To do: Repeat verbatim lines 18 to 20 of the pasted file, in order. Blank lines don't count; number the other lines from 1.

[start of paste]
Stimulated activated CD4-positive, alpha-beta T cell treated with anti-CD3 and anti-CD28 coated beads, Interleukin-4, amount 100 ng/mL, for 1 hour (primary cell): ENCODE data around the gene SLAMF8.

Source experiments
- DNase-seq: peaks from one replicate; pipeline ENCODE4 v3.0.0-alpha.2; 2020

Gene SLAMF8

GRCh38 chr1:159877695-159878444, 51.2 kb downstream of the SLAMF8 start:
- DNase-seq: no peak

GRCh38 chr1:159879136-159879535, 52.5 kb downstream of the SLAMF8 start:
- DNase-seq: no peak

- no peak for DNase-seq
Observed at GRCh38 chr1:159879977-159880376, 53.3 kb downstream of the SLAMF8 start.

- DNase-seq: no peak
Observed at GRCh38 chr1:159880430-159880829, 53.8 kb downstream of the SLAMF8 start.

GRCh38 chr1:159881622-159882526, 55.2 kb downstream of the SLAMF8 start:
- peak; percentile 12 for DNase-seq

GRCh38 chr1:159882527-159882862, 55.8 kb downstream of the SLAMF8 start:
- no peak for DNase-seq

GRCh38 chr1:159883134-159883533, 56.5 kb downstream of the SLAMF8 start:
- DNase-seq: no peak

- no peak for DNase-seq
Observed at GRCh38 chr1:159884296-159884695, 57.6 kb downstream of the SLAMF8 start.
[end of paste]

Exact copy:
- DNase-seq: no peak

- no peak for DNase-seq
Observed at GRCh38 chr1:159884296-159884695, 57.6 kb downstream of the SLAMF8 start.